Photo Essays | Mexico’s Indigenous Masks

| Published: | Updated: September 7, 2022 | ,

Photo Essays | What is Culture?

Here we present images and observations on Mexico's indigenous mask-making tradition from Bill LeVasseur, founder & curator of Another Face of Mexico folk art gallery and mask museum in San Miguel de Allende, Mexico.


Cultural Windows Photo Essay: Mexico's Indigenous Masks

A Window Into Traditions of Mexico's Indigenous Ceremonial Masks

Viejo/Old Man Mask from Quinceo, Michoacan.

"There are two Mexicos, there's the one you'd see if you came to San Miguel de Allende or a larger city or one of the beach resorts and then there's indigenous Mexico."

The Dance of the Fish/Pescado.

"In 2015, 25.6 people in Mexico self-identified as been indigenous, which is 21% of the population.

Day of the Dead.

"Mask ceremonies are part of a fiesta. A fiesta is really a community's expression of its cultural roots. It's often religious and it's about a community organizing its limited resources for food and drinks and fireworks and paying the musicians and out come the dancers and the masks."

The Dance of the Wild Beat/Los Tecuanes.

"Masking is really anything that you do to that is in any way transformational."


"One of the things that I see when I'm in these villages is a strong sense of community celebrated their sense of cultural identity or cultural cohesion. That expression manifests itself on steroids during on fiestas."

Dance of the Old Men/Los Viejos.

"Every mask has a story, it has context."

The Farmer’s Dance/Los Tlacolorers.

"Masking started in hunter/gatherer societies. As human went the cranial development roughly 30,000 years ago, it occurred to hunters if they looked and acted like the animal they were pursuing they would be more successful."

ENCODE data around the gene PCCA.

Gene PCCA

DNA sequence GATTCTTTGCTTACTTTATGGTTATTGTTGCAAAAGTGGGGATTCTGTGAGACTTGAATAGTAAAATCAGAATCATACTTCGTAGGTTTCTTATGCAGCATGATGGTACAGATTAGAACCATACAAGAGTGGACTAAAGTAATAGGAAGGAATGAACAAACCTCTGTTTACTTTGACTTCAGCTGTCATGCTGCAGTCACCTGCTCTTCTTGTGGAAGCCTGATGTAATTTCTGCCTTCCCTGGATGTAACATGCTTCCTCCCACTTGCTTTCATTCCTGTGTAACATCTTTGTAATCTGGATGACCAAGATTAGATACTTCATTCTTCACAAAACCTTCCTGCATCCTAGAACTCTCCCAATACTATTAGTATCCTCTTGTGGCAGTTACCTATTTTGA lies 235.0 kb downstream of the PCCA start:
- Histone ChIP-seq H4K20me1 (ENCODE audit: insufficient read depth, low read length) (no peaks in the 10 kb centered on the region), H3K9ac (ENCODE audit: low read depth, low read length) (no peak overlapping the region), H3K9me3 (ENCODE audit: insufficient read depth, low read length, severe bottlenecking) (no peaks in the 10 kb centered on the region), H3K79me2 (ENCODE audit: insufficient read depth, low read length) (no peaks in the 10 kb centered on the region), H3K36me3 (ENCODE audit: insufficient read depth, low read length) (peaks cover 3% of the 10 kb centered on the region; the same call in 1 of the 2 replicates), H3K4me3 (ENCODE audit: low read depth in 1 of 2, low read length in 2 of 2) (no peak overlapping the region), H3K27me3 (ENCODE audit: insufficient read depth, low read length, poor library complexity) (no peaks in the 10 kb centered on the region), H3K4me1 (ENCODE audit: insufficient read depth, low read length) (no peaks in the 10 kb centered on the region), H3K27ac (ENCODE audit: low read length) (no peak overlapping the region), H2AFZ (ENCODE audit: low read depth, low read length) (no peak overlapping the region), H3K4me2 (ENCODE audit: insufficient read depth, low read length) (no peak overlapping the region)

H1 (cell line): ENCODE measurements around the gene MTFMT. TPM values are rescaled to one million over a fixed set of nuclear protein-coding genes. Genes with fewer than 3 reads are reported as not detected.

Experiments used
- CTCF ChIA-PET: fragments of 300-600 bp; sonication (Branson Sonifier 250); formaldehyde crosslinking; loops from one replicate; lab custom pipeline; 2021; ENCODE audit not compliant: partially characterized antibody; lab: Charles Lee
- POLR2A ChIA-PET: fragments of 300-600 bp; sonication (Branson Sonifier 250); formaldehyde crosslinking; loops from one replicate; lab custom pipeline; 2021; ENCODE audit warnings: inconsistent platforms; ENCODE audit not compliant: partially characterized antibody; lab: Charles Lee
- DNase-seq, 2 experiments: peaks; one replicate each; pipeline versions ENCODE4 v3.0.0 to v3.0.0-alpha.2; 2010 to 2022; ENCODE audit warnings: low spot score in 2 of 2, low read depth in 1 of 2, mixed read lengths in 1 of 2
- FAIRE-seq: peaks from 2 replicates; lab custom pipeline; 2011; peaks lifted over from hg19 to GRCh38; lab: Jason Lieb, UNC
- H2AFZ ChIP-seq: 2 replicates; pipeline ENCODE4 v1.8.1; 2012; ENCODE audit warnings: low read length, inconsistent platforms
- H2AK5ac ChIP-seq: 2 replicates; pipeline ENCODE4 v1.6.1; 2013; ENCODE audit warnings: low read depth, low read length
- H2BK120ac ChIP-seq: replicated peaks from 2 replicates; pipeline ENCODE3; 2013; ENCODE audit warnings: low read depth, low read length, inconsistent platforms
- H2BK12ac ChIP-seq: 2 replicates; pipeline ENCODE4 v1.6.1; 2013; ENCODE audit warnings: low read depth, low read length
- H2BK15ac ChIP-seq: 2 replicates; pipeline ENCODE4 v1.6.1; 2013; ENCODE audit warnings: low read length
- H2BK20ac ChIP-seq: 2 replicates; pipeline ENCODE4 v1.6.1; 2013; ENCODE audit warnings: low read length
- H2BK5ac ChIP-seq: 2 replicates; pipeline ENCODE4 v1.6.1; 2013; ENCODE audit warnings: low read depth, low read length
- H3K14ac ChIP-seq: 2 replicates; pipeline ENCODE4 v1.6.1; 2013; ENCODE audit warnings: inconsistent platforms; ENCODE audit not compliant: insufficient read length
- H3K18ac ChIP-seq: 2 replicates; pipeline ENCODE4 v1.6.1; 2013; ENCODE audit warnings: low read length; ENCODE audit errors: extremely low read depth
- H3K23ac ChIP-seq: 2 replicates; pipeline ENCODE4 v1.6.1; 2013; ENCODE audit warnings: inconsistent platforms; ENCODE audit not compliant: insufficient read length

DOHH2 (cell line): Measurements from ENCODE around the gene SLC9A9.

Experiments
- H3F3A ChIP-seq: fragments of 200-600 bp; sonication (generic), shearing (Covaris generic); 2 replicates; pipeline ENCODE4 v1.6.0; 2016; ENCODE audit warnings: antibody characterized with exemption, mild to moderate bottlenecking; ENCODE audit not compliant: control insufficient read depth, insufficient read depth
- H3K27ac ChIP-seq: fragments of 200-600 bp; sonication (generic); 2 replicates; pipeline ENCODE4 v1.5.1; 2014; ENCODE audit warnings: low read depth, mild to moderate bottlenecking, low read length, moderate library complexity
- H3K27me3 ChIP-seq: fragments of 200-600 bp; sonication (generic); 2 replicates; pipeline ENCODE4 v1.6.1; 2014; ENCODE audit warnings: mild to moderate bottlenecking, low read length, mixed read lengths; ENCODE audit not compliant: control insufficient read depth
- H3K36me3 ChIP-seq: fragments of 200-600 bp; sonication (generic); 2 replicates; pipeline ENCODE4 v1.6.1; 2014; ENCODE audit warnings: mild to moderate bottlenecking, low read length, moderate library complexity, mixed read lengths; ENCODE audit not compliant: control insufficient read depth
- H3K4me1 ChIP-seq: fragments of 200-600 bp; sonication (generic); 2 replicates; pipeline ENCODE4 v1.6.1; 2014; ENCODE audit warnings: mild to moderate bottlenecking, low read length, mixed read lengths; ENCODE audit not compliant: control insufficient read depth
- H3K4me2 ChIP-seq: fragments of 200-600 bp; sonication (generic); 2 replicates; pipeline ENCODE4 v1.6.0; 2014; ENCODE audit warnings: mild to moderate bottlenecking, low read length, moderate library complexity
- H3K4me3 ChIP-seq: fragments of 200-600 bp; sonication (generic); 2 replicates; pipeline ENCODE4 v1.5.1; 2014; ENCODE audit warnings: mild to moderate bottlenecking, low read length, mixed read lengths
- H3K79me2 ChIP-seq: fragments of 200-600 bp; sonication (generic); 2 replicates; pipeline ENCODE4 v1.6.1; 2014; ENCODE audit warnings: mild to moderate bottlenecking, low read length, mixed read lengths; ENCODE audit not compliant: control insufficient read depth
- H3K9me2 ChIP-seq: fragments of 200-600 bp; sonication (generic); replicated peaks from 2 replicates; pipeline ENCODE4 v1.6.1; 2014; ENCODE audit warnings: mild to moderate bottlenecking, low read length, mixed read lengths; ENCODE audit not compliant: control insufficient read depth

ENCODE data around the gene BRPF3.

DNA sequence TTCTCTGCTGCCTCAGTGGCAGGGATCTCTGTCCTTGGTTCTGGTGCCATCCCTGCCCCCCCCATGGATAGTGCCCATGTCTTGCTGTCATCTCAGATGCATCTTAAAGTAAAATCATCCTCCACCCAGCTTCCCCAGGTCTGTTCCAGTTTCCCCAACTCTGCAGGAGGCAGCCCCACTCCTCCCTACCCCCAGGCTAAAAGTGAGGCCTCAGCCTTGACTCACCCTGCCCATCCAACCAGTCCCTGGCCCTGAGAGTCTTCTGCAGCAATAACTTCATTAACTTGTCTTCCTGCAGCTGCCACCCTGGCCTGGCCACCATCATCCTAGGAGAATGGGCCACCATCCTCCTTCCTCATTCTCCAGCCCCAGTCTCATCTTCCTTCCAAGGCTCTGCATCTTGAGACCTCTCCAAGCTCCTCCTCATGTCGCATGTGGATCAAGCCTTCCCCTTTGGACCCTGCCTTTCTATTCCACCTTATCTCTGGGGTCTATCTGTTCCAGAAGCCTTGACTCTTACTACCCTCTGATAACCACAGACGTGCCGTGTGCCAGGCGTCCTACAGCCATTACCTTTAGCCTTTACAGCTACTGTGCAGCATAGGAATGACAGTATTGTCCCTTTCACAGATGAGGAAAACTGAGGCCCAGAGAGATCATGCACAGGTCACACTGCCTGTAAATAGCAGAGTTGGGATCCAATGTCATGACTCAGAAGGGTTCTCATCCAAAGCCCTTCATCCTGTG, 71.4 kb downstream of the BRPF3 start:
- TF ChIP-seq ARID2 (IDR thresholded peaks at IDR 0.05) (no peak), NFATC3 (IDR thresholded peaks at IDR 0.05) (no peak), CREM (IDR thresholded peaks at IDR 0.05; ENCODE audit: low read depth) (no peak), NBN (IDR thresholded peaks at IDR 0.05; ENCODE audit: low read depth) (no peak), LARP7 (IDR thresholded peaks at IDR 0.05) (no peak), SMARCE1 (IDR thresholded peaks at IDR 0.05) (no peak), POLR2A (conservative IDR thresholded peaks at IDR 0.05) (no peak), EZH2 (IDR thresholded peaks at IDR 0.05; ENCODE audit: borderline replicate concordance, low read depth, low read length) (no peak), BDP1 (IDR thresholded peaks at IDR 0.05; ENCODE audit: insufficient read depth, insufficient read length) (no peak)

Xantolo Mask - The Day of the Dead.

"The Day of the Dead represents lost souls who are in purgatory and looking for a road to heaven. The dancers perform and then go from house to house and beg for sustenance to sustain them on the road to heaven."

El Catrin/The Dandy.

"Carnival in indigenous Mexico is really an opportunity for the local population to have their world upside and they're allowed to do and say things that they would never be allowed to do in the rest of the year."

The Dance of the Conquest.

"Masks are also used in Villages to reenact historical events like the dance of the Conquest where Contez and the Conquista are fighting the Aztecs."

Dance of the Parachicos.

"The dance of the Parachinos is one of the most dynamic performances. They have this huge parade of dancers and the church lets the dancers perform inside the church."

Dance of the Negritos.

"The dance of the Moors and the Christians is the one dance that is imported from Europe. The Mask of the Moor very often looks like a Spanish as the natives would mask as their oppressors."

Moors and Christians/Los Santiagos

"The dance of the Negritos is a dance done by natives portraying the blacks who are depicted as being elegant and beautifully dressed. The masks are aquiline and sometimes blue eyes."

Death in Dances. Pharisee Death Masks from San Bartolo.

"You have to be 14 years old or older to be a Pharisee, you to promise the town elders that you will be a Pharisee for 6 consecutive years. You can act out this character for 20 days and you are not allowed to speak when you are wearing the mask."


"It seems to me that humans have to mask. It's part of our psychological DNA."

All photos from the Collection of Bill LeVasseur, Another Face of Mexico Mask Museum, photographer Leah Feldon


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